That year, he was a signatory to a petition to increase US defense spending by $3 billion dollars….at a time when three billion was a lot of money. 

His opposition to all things communist resulted in opposition to any sort of compromise with the Soviets on anything related to nuclear weapons. He opposed the Partial Test Ban Treaty, the Treaty on the Non-Proliferation of Nuclear Weapons, and the Anti-ballistic Missle Treaty.

In the 1980s, he came out as one of the staunchest defenders of the Strategic Defense Initiative, commonly known as Star Wars.

He also was an advocate for the non-military use of nuclear weapons, including detonating them to create artificial harbors in Alaska, using them to try and weaken hurricanes, extracting oil sands in Alberta, and even detonating them on the moon to analyze the dust that is kicked up.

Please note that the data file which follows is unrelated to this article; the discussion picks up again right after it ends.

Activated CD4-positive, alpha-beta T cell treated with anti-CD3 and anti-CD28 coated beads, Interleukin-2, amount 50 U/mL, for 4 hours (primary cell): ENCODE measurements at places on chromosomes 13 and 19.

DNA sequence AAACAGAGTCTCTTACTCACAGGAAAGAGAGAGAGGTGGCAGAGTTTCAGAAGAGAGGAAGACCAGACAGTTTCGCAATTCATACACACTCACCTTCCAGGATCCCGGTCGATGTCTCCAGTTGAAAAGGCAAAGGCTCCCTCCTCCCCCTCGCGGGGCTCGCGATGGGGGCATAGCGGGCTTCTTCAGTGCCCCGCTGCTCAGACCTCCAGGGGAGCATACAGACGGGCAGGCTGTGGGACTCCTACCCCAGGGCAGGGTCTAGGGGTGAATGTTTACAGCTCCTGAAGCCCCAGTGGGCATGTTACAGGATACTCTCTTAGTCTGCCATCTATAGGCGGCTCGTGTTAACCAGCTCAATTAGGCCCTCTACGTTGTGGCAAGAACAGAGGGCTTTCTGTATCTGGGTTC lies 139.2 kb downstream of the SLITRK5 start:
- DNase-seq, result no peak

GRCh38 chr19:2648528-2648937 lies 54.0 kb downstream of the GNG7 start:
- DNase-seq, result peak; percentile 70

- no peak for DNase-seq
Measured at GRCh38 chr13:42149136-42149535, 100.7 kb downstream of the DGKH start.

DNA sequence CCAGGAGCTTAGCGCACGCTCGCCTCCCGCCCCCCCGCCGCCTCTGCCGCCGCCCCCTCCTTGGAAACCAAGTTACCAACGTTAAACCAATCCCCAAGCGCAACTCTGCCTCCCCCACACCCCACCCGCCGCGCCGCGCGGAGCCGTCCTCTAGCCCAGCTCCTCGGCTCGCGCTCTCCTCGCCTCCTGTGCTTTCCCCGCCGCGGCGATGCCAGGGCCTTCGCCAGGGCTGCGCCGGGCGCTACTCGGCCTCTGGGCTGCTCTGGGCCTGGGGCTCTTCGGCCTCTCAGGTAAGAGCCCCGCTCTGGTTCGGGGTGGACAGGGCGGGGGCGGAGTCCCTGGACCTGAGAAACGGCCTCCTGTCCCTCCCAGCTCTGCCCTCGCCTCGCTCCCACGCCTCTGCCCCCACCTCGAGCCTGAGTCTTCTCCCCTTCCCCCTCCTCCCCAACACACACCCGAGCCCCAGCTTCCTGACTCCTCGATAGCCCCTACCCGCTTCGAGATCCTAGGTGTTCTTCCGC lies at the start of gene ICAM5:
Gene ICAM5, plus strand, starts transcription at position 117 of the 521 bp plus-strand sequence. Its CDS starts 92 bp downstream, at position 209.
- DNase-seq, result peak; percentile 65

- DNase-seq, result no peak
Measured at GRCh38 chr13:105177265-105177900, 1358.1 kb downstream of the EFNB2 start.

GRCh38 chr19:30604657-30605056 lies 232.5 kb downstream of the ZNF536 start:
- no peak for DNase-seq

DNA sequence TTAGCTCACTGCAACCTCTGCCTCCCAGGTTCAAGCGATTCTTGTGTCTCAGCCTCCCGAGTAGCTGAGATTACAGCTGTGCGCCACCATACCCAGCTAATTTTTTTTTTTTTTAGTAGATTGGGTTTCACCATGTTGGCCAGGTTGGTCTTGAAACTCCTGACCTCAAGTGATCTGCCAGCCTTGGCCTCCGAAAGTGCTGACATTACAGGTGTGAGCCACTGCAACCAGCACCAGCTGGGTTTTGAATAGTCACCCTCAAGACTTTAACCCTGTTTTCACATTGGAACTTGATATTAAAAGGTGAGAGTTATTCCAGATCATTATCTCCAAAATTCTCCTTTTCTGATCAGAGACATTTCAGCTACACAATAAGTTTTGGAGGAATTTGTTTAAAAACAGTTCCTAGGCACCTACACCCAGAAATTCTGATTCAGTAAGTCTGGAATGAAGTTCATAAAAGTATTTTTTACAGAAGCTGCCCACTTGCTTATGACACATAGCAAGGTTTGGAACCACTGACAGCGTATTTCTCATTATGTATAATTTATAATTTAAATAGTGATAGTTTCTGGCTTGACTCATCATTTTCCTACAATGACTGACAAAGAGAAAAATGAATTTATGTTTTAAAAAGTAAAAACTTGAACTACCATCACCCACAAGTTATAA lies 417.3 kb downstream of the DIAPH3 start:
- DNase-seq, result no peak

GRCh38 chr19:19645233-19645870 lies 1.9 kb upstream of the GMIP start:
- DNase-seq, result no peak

He even proposed the development of a one-gigaton nuclear weapon, far larger than any ever built, to deflect an asteroid.

You also probably wouldn’t be shocked to find that he was a supporter of Project Orion, which wanted to launch spaceships using nuclear weapons.

He was also one of the very first people to have raised the issue of global warming from the burning of fossil fuels. He first brought it up in 1957 and actually mentioned it at an address of the American Petroleum Institute in 1959. 

Edward Teller’s cavalier advocacy for nuclear weapons throughout his life, for almost every possible use, ran counter to almost everyone else in the world of physics. 

Edward Teller died in 2003 at the age of 95. 

Before his death, he was interviewed by Esquire Magazine. In it, he was asked if he had any regrets about developing the most devastating weapon the world had ever known.

He responded by saying, “That I spent my life working on weapons, I have not the least regret. I succeeded. I believe that by building the H-bomb, I contributed to winning the Cold War without bloodshed. I am not overly modest.”